September 24, 2022

Taylor Daily Press

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Botox Against Migraines: Less Expression but Fewer Complaints

Botox Against Migraines: Less Expression but Fewer Complaints

Hans Karbay, a neurologist at Tergooi MC, performs about thirty Botox treatments each week for migraine sufferers. “In about a third of patients, results are so positive that they continue treatment. By ‘positive’ I mean completely symptom-free or symptom reduction by 50 percent.”

thirty pricks

During the treatment, Carpay places thirty Botox injections on and around the head and shoulders. “A large dose of botulinum toxin is injected here: about 200 units at a time. This is much more than cosmetic procedures against wrinkles for example. Botox is absorbed into the brain. With the right amount, it has an effect on your brain’s pain systems.”

For Denise van der Boom (37), the Botox treatment is a godsend. “It makes my life more enjoyable. It’s a simple effort and in return I get a relatively high quality of life.”

In the past 15 months, Denise, who was 30 when she was diagnosed with migraines, has undergone five treatments. Do not find the injections annoying or scary. “Every three months I have a new session to make sure the Botox continues to do its job. Some people find it annoying, all those stings in your body. But it doesn’t bother me. I already have a great deal of experience in the medical field. I’ve been through a lot, so the It’s not that bad. It’s a few small, superficial injections and it’s done quickly. Sometimes I have a few little red dots on my forehead after treatment, but thankfully they go away quickly.”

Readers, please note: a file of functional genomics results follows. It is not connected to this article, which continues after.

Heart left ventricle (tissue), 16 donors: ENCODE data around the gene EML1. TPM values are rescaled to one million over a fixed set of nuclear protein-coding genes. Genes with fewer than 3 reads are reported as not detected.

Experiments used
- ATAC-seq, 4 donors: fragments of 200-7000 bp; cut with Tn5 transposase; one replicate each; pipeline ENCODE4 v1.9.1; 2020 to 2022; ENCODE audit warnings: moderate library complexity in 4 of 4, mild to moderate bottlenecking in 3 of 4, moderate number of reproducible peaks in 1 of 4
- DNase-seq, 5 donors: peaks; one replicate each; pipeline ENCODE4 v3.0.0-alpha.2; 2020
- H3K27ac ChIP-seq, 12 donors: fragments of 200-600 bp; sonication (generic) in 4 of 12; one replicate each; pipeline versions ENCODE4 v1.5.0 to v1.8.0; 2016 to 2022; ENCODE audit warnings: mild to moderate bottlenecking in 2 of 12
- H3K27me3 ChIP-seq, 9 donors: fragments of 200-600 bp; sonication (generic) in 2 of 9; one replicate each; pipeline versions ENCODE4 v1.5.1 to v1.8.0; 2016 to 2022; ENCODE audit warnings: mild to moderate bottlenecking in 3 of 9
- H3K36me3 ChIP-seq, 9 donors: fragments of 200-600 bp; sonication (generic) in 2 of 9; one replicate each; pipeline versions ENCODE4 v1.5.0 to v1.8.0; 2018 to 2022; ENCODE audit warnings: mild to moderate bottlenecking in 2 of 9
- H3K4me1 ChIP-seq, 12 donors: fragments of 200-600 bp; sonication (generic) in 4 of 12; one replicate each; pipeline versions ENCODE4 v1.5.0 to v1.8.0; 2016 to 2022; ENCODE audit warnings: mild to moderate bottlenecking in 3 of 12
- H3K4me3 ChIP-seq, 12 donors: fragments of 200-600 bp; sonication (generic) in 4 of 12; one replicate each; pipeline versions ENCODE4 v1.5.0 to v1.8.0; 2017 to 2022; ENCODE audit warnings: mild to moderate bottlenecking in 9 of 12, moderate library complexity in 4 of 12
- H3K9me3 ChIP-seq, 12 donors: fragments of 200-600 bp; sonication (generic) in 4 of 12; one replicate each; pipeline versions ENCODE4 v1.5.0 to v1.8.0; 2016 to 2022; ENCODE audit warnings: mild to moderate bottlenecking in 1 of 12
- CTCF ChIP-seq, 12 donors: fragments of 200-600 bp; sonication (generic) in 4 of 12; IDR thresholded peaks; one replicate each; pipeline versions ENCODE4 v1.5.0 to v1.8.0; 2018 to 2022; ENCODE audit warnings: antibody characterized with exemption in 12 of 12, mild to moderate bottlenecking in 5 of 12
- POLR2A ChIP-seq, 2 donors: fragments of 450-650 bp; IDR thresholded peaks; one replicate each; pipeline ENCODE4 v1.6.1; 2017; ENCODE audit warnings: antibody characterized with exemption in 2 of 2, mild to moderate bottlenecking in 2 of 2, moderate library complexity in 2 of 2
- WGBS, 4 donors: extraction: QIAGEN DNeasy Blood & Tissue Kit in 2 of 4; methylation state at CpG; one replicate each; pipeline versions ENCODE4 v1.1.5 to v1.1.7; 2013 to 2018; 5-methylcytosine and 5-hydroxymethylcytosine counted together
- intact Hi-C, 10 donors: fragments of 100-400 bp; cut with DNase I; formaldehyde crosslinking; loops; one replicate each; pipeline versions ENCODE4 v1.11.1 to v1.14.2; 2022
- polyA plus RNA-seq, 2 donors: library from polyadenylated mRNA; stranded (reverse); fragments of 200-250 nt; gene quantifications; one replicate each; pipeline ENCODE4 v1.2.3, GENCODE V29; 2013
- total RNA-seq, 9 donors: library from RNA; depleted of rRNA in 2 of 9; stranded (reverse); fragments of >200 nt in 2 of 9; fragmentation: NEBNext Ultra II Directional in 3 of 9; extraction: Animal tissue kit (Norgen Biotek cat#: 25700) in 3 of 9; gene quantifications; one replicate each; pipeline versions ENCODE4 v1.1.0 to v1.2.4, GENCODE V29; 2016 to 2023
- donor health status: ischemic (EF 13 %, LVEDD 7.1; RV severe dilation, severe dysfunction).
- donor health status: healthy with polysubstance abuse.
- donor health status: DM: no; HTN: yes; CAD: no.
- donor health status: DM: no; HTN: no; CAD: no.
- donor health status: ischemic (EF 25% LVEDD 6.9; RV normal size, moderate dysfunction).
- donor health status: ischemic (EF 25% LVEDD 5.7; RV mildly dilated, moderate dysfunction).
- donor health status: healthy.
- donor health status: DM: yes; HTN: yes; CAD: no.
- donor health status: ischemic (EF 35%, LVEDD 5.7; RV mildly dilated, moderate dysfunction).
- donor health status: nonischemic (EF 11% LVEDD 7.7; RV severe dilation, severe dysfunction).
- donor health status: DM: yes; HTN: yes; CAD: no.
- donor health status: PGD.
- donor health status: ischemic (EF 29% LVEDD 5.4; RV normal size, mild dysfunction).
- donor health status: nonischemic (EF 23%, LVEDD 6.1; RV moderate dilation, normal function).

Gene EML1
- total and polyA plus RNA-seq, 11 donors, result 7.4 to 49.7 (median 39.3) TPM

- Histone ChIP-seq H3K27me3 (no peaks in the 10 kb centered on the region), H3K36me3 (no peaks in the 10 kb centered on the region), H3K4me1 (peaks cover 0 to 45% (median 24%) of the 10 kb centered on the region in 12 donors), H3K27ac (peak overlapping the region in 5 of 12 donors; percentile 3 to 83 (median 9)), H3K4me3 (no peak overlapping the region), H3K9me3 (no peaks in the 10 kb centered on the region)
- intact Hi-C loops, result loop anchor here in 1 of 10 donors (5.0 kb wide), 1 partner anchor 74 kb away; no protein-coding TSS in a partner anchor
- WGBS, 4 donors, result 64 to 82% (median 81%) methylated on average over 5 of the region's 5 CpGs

forehead tight

What Dennis finds annoying is that her forehead muscles are a bit stiff. “I have fewer wrinkles and a tighter forehead, but as a result I can frown less. My eyelids are also starting to droop a bit. On top of that, things are really taut and you feel it. As if I’m missing expression. I sometimes think that’s a shame. There are also people who see That this is such a huge disadvantage that they don’t want Botox for this reason.”

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To assess whether treatment is successful, a patient must undergo two treatments, Carpay explains. “This takes a total of six months. After the first injection, you have to wait three months for the next treatment, and then it takes another three months before you can determine if the desired results have been achieved.”

Does the treatment work? Then an extension of the periods between treatments may be considered. “It is important that the patient continues to return regularly for Botox injections. If this does not happen, migraine symptoms can return.”

Botox does not act as a muscle relaxant against migraines, but it does have an inhibitory effect on the brain systems that cause pain. According to the neurologist, Botox has few or no side effects compared to other medications. “Besides Botox, there are more treatments that are interfering with your cycle of pain, but Botox has so far been proven to be the treatment with the least side effects. Sometimes other methods have many side effects such as brain inhibition, lethargy, drowsiness, lethargy, and depression.”

Head in a basin of cold water

Unfortunately for Sité (56) – who does not want to use her last name in the article – the side effects were not easy for her. In total, Set was treated for about a year, during which she was injected with botulinum toxin every three months. It was not a pleasant period. “After the injection I felt very tired. The injections hurt, especially the one in my neck. The pain usually lasts about ten days. I felt very warm in my head in the days following the treatment. The only thing that helped me a little bit was hanging my head in a tub of cold water” .